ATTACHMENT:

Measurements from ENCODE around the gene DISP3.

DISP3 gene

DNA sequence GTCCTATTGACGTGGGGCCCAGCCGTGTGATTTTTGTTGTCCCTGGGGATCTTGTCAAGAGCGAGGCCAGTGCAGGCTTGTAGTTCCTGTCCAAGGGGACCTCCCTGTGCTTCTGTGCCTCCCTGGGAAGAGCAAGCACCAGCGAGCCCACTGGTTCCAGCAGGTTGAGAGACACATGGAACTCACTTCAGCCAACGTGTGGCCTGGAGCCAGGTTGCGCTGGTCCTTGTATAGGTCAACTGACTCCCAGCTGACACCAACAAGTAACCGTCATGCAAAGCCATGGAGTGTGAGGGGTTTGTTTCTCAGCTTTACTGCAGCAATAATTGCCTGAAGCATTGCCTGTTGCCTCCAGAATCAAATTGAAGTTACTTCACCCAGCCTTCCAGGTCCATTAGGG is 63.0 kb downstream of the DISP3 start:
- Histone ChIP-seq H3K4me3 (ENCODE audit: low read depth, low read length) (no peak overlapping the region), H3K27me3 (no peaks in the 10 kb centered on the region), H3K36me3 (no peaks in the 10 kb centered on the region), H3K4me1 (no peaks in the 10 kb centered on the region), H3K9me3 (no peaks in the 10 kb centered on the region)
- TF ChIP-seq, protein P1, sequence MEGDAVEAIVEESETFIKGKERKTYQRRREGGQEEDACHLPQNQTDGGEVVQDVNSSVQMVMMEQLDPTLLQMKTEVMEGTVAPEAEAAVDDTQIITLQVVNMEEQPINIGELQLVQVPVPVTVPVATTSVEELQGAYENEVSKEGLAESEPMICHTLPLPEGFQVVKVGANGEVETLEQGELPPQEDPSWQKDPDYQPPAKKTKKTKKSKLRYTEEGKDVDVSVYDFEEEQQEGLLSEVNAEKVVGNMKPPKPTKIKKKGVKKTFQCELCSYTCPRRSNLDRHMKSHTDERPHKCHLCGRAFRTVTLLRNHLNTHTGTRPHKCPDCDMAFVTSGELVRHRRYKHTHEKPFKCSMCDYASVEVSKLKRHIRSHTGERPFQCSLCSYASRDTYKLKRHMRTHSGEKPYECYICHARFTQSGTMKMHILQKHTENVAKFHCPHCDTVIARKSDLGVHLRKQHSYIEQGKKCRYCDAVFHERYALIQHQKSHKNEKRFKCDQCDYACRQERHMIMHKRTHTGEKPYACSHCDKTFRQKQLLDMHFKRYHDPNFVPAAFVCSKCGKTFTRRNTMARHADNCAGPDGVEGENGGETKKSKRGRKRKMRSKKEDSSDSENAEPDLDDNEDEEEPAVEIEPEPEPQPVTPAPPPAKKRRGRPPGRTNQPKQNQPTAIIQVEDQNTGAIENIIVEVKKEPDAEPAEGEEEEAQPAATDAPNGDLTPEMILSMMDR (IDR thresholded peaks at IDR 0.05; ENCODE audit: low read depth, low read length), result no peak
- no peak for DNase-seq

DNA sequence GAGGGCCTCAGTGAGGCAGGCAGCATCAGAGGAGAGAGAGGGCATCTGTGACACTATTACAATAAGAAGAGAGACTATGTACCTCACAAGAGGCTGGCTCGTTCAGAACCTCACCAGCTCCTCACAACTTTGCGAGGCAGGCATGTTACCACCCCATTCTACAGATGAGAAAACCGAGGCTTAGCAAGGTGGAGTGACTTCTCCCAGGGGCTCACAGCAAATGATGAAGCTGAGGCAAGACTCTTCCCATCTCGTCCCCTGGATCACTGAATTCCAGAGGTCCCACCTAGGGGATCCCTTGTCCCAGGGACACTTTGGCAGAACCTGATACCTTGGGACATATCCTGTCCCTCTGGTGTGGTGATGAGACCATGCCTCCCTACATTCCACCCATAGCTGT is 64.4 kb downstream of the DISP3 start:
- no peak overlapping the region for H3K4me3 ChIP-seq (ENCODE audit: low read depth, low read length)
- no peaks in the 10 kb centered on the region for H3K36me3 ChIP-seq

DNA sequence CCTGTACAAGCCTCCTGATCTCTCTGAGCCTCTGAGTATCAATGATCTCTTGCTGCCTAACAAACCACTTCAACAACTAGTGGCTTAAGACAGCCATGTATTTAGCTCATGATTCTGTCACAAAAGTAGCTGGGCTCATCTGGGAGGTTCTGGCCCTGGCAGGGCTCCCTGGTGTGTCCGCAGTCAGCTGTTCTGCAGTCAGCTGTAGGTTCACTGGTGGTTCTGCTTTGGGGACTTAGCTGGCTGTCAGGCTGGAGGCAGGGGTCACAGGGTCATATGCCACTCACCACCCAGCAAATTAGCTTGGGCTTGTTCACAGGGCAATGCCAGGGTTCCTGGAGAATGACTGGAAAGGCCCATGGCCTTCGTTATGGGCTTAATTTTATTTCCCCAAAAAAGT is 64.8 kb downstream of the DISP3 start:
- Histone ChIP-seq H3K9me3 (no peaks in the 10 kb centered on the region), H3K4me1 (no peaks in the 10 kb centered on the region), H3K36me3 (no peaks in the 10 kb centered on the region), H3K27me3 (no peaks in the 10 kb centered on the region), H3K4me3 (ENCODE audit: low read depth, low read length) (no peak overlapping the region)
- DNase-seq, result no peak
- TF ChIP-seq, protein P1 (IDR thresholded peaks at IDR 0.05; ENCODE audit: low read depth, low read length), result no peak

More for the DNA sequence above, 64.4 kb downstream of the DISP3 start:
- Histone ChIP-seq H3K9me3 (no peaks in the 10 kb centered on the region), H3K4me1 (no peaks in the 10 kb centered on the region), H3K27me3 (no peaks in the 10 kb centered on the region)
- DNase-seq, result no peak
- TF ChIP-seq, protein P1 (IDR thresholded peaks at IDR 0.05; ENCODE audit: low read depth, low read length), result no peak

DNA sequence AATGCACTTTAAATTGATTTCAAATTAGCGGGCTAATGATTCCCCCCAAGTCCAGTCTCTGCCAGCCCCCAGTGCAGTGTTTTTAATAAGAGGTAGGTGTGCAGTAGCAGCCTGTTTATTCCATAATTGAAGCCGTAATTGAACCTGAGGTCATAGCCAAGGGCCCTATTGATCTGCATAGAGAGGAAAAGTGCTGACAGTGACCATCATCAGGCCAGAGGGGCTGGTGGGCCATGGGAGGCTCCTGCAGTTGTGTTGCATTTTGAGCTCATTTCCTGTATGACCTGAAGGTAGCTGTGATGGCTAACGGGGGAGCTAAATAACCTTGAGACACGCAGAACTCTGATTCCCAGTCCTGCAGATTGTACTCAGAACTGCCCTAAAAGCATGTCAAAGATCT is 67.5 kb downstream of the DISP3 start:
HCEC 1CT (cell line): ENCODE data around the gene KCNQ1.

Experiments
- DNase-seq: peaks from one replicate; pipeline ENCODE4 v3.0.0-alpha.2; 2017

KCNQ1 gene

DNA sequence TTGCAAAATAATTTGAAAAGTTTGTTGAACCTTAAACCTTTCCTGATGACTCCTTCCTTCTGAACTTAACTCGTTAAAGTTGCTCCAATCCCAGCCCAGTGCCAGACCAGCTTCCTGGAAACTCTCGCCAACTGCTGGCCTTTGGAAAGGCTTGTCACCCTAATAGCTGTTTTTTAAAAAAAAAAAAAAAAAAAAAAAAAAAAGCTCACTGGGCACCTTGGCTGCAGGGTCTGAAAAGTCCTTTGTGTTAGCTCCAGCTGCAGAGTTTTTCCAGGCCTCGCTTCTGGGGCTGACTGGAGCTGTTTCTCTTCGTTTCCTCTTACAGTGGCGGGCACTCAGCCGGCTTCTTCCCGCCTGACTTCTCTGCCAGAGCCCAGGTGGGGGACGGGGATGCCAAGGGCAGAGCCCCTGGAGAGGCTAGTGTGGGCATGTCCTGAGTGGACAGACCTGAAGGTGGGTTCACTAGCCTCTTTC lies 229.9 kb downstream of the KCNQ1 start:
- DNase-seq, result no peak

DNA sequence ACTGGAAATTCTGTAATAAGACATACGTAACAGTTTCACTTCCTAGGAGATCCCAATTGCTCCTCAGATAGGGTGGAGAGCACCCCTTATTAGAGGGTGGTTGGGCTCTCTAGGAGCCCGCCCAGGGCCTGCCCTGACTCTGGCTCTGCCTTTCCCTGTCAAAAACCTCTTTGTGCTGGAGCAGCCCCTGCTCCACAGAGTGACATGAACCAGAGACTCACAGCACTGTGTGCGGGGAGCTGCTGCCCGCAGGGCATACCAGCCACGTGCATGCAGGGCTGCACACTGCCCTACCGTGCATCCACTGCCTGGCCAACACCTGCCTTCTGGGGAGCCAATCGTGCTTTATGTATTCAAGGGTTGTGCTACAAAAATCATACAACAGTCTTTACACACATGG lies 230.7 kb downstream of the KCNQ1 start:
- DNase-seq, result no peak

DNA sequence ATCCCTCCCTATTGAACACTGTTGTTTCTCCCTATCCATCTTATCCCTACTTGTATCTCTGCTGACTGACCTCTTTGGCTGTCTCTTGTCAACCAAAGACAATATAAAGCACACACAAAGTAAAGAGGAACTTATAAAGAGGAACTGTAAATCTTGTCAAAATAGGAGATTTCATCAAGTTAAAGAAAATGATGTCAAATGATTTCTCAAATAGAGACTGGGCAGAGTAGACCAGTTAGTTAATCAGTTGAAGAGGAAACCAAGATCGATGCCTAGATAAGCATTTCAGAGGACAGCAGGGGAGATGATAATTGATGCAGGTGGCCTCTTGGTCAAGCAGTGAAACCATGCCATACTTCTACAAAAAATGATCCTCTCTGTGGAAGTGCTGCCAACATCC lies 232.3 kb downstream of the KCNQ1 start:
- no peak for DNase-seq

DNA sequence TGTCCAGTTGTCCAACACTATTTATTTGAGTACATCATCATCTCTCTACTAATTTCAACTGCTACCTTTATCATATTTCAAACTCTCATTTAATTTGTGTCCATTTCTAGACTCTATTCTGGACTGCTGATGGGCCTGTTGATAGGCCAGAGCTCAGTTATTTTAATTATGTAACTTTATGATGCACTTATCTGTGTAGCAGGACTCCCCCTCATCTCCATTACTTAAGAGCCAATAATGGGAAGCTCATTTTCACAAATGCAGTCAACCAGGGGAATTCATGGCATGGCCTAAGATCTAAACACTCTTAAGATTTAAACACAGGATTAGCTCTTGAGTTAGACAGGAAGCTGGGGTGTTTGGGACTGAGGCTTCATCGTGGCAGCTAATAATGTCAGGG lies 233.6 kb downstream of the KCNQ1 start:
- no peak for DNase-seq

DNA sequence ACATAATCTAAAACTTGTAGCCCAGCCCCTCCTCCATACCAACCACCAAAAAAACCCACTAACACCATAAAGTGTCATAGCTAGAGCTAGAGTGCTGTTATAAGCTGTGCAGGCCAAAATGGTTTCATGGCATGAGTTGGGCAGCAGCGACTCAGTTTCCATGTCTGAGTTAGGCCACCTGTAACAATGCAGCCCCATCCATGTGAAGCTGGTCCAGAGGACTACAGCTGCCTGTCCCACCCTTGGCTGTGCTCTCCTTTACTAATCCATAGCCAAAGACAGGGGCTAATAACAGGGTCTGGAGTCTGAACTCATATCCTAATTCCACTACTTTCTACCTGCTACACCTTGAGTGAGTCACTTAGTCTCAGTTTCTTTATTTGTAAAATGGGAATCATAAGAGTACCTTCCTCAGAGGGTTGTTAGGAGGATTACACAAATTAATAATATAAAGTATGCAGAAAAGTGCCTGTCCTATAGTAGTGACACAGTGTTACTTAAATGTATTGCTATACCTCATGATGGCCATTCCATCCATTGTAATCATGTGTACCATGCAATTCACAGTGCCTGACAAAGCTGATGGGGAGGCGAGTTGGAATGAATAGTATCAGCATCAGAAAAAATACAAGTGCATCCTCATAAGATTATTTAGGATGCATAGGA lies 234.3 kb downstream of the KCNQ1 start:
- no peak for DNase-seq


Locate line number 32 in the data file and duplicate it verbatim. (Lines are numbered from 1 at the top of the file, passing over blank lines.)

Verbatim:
- no peak for DNase-seq